So I responded...
Wednesday, October 28, 2020
Wednesday, October 21, 2020
The Predicted "Dark Winter"
Back in the late spring, when we were still in the midst of the pandemic, I remember a doctor on the news said something that always stuck with me. He said, "We are going to have a very dark winter." He didn't even elaborate on it, and perhaps he didn't have to, but for some reason, it stuck. If you think about it, it gets dark earlier, and the sun rises much later now. Between the shorter days, and longer nights, combined with a predicted "bad winter"---our mental health is going to be at stake. We need to do everything possible to help ease the pain of isolation and less human interaction. Some may fall into a dark pit of depression. We need to make our homes a "productive environment"---a place that has many things to do, whether it's setting up a particular room just for art, music, reading, writing, exercising or even just for playing games. I set up each room differently. I have our spare bedroom as my prayer & meditation room. I have the upstairs office as my broadcasting and Zoom meeting room, and the downstairs dining room area is the place I actually write my articles in, because it's nice and bright in there because I'm next to a huge window. I never go into the bedroom, unless it's to go to sleep. Entertainment, and all movies watched are to be downstairs in the living room. It's not great to set up your bedroom as the "entertainment room"---especially if it's gonna get darker soon. No matter if it's pitch black at 4pm, do not go to bed!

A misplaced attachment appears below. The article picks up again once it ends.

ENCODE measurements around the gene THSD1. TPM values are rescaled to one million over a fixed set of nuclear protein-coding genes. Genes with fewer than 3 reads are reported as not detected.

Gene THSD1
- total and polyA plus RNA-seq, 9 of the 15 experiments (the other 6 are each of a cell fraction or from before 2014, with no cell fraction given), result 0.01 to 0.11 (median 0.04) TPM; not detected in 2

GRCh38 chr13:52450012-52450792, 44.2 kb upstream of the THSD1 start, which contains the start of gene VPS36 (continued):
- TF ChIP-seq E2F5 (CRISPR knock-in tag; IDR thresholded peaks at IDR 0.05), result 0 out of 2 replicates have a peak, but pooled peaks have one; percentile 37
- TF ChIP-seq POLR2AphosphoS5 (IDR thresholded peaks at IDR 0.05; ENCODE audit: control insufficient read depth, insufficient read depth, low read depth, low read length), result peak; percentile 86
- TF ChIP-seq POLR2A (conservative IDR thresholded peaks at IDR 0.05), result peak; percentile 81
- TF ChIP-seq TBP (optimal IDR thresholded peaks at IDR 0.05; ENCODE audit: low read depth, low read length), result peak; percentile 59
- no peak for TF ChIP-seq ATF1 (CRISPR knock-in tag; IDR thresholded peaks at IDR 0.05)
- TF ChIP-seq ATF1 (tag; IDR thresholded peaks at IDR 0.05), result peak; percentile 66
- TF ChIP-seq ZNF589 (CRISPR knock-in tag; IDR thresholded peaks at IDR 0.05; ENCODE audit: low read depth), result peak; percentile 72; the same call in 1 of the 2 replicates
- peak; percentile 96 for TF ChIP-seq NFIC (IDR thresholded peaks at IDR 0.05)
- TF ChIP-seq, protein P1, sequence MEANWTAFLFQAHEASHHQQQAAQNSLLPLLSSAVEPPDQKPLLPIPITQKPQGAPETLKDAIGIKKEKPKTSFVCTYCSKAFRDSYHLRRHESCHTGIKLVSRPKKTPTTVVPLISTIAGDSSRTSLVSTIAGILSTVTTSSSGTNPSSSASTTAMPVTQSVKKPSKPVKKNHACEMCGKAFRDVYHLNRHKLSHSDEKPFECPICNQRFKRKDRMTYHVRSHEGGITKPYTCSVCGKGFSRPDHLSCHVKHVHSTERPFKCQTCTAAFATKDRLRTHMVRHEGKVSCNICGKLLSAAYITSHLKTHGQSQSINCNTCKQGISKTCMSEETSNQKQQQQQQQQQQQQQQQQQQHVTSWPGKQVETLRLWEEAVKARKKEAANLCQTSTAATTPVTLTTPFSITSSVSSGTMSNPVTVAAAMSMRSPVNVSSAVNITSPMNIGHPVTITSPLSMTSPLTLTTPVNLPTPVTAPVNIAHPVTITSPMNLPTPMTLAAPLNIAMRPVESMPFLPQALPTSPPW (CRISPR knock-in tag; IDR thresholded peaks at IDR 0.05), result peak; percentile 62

Coffee Is Life
Stop the 'Whining'
So what's worse they say.... "they say"--- getting COVID or being isolated and social distancing? I guess that depends on if you have an underlining condition. For myself, back in October of 2017, I almost died of the flu. My temp went as high as 104, I had to be hospitalized, being pumped up with steroids and albuterol nebulizers. I had what's called, "pleurisy" ---which is an inflammation of the lining of your lungs. The pain was so bad, that I couldn't even cry out in pain, it hurt so much. I never....ever....ever....want to experience that kind of illness again. So if the flu rocked my world, I don't want to see what COVID has to offer this fall. I had a mild case back in March---but if it hits stronger this year, I don't know what I'd do.
No Absolute Truth = Division
The Red Zoned Communities
As our world grows strangely dim, we are seeing more people divided more than ever. We have false information spreading like wildfire, people fighting over the simplest of things because we are all so sick and tired of being restricted. Many of us are sick and tired of being "too cautious" going out. We just want our world back as it once was....yes, the one we used to complain about.
So this winter, what is your game plan on tackling the shorter days along with this pandemic combined with the flu? What will you do for your mental wellness that'll help you cope through these dark days?
Saturday, October 17, 2020
High Bottoms and Low Bottoms
Trading Off Addictions
My Reasonings For My 90 Day Hiatuses